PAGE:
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Is Special relativity quantizied?

  1. Aug 31, 2004 #1
    This is a special question,...is Sr quantizied?,in fact you will say yes but i don,t think so there are two reasons:

    a)Lorentz transforms say that a particle travelling at light speed has length 0,when in quantum string theory is asumed that exists a minimum quantity lp distance...

    b)Dirac,s and Klein Gordon,s equation imply the existence of a metric,when you know that in quantum physics can not be a metric..

    What is the real quantization of special relativity?.
     
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  3. Aug 31, 2004 #2

    HallsofIvy

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    Why would you assume that I would say "yes"? Of course, special relativity is not "quantised". Special relativity is completely independent of quantum physics. It is, in any case, almost 100 years old now. No one would expect special relativity to conform to modern quantum theories (or even modern "general relativity" which people are still struggling to connect to quantum physics).
     
  4. Aug 31, 2004 #3
    Nope - Special and General Relativity are considered to be classical theories.
     
  5. Aug 31, 2004 #4

    pervect

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    What's special about the question?

    SR is not quantized, but it's compatible with quantum mechanics if that's what you are asking. We don't have the same problems reconciling SR and quantum mechanics that we do with GR and QM. In fact, the appropriate branches of our current quantum theories (QFT - quantum field thoery, and QED, quauntum elelctrodynamics) are fully relativistic. We also have non-relativistic versions of quantum mechanics as well. Whether or not we quantize a theory is thus totally independent of whether or not it's relativistic.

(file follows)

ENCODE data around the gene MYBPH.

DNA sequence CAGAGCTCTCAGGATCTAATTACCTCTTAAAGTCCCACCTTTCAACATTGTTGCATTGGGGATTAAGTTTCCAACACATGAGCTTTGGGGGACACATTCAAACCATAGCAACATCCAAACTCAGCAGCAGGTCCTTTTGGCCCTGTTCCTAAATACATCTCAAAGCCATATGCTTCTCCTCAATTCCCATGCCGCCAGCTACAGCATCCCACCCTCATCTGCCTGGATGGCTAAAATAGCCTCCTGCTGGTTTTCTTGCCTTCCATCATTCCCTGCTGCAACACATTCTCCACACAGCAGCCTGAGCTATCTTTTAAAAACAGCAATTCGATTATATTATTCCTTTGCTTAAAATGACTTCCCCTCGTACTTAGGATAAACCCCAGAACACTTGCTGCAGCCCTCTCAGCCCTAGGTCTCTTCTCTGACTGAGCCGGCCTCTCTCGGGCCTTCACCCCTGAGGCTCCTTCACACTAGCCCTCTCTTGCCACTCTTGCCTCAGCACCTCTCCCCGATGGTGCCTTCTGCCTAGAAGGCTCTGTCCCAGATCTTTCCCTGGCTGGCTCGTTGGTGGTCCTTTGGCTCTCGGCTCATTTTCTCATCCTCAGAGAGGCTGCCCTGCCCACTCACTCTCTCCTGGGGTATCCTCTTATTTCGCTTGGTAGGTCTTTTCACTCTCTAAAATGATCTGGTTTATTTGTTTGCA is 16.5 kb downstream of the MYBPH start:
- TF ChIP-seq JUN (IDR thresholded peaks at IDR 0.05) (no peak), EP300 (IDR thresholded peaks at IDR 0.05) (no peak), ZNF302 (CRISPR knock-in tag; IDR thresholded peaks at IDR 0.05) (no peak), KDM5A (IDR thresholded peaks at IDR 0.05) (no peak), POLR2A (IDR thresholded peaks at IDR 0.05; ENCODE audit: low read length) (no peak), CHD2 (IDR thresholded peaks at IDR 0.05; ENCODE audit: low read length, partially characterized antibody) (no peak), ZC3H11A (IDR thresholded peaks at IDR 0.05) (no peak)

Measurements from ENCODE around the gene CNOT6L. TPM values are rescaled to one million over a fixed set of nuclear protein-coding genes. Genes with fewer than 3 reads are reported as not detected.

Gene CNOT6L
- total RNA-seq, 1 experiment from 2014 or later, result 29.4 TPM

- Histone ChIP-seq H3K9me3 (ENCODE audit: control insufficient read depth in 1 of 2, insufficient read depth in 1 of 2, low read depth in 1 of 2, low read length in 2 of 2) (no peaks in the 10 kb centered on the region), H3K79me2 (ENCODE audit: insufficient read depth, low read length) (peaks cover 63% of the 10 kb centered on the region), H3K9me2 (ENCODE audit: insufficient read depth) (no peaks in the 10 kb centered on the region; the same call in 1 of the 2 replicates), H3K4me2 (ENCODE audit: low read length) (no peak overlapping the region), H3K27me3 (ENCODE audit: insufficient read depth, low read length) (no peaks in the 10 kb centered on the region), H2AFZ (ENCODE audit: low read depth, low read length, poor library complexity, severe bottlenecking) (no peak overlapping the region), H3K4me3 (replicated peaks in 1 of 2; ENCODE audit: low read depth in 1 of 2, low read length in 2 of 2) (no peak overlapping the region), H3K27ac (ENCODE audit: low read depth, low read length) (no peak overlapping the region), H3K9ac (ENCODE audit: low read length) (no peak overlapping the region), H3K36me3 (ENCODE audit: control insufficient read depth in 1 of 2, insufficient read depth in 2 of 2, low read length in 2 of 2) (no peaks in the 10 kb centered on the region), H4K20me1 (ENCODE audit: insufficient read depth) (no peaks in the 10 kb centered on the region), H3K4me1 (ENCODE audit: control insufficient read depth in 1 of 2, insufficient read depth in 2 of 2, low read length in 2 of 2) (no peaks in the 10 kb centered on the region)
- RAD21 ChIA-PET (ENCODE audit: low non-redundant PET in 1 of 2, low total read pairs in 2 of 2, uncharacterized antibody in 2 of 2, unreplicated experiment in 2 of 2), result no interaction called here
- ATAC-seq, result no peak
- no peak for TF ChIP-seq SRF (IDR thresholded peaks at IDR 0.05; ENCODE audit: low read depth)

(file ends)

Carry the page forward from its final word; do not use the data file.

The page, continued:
I thought you were asking about SR and quantum mechanics? String theory is yet a third theory. Im fairly sure string theory is also compatible with SR, but I'm afraid I don't know the details. String theory should not be confused with quantum mechanics, however.

    The Dirac and Klein-gordon equations are an example of how one can do quantum mechanics relativistically. There is no difficulty with having a metric with quantum mechanics, or with SR. You are importing difficulties that only arise when trying to unify GR and QM into SR.
     
  6. Aug 31, 2004 #5
    Can we general relativity, eeuhh, who am i to say yes or no ???

    Let's just say this check out the string-thread. I personally recommend the LQG(Loop Quantum Gravity)-thread

    regards
    marlon
     
  7. Aug 31, 2004 #6

    Nereid

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    Just a quick note from the observational side ... QED ('QM+SR') makes very precise quantitative predictions, of which (AFAIK) *all* that have tested observationally and experimentally have passed with flying colours (= no inconsistency), and that includes some to 16 (18?) decimal places :surprised :surprised :surprised So far as precision is concerned, only the location of the source of certain radio emissions on some neutron stars* exceeds this level ... in ALL OF SCIENCE. (doesn't make it 'right', just sets a high bar for any alternative theory to clear).

    *IIRC, several cm over thousands of parsecs.
     
  8. Sep 1, 2004 #7

    On a more general note, it is QFT that equals QM + SR. QED is a part of QFT, just like QCD is...

    regards
    marlon
     
  9. Sep 1, 2004 #8

    Chronos

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